Without Any Legal, Affordable Place to Process Their Beef, Ranchers Raise $300 Million to Build Their Own Plant

November 29, 2021 at 9:45 pm

Nebraska ranchers are banding together to cut out the middlemen – the Tyson/Cargill cartel – who underpay them and under-nourish us

Beef shortages during the plandemic highlighted a problem that’s already existed in the industry for decades… slaughterhouse shortages.

And the reason for slaughterhouse shortages? Consolidation of the industry that’s shuttered around half the nation’s 2500 smaller beef processing plants since the 1970s and replaced them with a couple dozen giant ones.

Today, just four companies (Cargill, JBS, Tyson Foods and National Beef Packing) control more than 80% of the beef production in the country in just 24 plants.

While the price paid to the processing companies continues to surge, the inflation-adjusted prices paid to the ranchers by the beef packaging cartel continues to plummet.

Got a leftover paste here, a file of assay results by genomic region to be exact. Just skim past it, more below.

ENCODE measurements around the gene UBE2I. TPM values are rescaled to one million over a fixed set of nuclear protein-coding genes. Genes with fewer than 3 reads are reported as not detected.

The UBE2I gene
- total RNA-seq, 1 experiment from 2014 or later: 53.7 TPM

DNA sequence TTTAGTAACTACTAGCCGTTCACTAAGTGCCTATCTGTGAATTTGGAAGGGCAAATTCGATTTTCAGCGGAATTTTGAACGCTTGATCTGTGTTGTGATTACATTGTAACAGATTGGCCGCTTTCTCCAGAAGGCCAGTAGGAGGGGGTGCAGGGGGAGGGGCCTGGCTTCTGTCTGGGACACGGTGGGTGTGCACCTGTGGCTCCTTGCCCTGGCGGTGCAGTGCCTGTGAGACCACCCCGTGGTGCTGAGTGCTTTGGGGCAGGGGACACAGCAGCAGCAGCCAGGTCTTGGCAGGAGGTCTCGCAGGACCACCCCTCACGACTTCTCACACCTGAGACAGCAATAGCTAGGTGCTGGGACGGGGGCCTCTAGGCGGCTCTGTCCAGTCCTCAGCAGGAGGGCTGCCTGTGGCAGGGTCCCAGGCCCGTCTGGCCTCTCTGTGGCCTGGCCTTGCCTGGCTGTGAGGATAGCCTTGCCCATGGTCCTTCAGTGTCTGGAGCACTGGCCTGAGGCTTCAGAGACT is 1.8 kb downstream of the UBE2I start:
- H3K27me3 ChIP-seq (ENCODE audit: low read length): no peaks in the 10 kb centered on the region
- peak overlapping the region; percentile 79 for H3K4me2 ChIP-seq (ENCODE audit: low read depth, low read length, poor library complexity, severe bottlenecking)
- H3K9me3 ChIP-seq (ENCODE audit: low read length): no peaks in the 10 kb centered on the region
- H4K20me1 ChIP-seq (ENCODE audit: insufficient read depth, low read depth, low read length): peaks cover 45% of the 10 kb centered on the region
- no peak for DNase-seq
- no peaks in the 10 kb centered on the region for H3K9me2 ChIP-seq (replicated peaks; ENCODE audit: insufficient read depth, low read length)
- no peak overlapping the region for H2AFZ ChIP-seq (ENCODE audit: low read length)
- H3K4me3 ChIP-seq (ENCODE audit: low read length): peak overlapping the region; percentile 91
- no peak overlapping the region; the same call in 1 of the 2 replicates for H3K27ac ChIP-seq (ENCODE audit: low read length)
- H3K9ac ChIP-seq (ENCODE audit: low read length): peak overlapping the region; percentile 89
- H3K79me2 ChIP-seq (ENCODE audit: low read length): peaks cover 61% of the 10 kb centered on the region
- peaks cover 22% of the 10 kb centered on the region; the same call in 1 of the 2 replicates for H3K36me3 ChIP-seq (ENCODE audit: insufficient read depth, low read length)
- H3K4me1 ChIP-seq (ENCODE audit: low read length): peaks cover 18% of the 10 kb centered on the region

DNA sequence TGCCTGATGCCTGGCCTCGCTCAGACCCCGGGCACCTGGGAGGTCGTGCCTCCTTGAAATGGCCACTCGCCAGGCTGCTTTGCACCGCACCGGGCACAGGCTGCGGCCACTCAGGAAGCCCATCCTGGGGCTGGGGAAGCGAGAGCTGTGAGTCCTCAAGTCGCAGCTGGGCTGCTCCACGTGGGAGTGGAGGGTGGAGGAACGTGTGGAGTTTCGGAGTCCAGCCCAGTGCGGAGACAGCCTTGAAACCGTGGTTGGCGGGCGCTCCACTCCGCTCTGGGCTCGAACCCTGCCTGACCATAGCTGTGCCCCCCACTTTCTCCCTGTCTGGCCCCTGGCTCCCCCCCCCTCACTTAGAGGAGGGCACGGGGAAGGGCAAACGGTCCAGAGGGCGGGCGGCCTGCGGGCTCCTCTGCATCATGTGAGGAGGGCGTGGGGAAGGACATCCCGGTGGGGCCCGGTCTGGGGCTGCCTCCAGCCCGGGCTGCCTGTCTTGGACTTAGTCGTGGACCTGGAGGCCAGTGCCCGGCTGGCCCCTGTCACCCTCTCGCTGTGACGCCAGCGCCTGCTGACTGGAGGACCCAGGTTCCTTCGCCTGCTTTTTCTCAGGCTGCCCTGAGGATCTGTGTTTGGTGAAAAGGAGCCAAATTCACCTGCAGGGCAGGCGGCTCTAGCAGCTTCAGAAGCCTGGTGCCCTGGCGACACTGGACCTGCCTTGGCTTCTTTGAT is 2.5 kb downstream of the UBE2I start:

For every dollar spent on food, the share farmers and ranchers get to keep has gone from 35 cents in the 1970s to 14 cents today, according to the USDA.

Fed up, ranchers from around the country have banded together to build their own processing plant in Nebraska called Sustainable Beef.

Building a USDA-approved plant will be no small venture, as regulatory costs are extremely high– too high for almost any independent rancher to build his own.

That’s why dozens of them have teamed up to raise $325 million dollars to build a plant they can all share and take ownership in.

Construction of the Sustainable Beef plant in North Platte, Nebraska, has already begun and should be finished in two years. It will process about 1,500 head of cattle a day, a quarter of what a Nebraska-based JBS plant processes.

Sustainable Beef’s founders believe they can make a much better living by cutting out the middle-man-meat-packing industry.

In addition to getting paid more per head of cattle, share-holding ranchers will also get a cut of the processing profits.

They say they’ll pass on the savings to the consumers in higher-quality beef.

Similar small, non-cartel-owned beef processing plants are being built in Iowa, Idaho and Wisconsin.

“We’ve been complaining about it [the beef cartel] for 30 years,” co-founder Rusty Kemp said. “It’s probably time somebody does something about it.”